On-site counseling sessions are available for fathers and families through a partnership with AAFS. In addition, afternoon sessions around motivation and empowerment for fathers are offered, in an Empowerment Group format. These sessions give fathers a time to discuss personal issues outside of fathering-specific groups.

Citizen Father Project

For some high achieving project participants, the Citizen Father Project was developed with University of Minnesota professor and researcher Dr. William Doherty. The Citizen Father Project, based on the Families in Democracy Model, brings citizens and professionals together to develop public action projects for communities. Participants are able to take their personal experiences of being involved with the FATHER Project and the barriers they overcame to develop projects to impact the community at large.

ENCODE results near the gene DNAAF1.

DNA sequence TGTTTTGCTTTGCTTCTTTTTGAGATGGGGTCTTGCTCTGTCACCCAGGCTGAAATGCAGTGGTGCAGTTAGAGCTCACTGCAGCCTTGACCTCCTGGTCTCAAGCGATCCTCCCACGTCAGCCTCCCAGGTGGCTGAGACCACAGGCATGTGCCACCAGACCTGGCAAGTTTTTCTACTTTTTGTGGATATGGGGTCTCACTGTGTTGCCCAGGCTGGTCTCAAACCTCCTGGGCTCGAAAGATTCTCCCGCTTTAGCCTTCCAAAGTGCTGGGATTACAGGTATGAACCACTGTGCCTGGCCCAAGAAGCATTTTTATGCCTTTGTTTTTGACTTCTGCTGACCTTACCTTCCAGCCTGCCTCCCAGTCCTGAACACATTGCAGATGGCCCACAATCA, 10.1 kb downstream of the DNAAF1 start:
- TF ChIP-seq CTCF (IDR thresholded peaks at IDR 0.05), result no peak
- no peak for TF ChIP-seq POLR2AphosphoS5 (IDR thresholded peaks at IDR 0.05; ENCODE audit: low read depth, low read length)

The goals of the Citizen Father Project are two-fold:  1) conduct a large number of community presentations that addresses the community problem of a lack of positive involved fathers in the lives of their children, and 2) develop a video documentary so that those messages can be distributed much more broadly. These goals were established through an intensive, extensive group process that involved Dr. Doherty, key professional FATHER Project staff, and eight high achieving fathers. Five audiences were delineated as key audiences for the community presentations: youth, single moms, other fathers, incarcerated dads, and professionals working in the fatherhood field. Also through the extensive group process, lasting over a year, key messages were crafted for each of those audiences and presentation formats were developed, tailored to audiences of different sizes and different presentation formats (small group, large audience, radio, etc.). Consistent with the Citizens in Democracy model, the messages and presentations go beyond fathers simply “telling their story,” to encapsulating their personal/private experiences, but making a connection to the “public/community” issue, in a solution-focused way.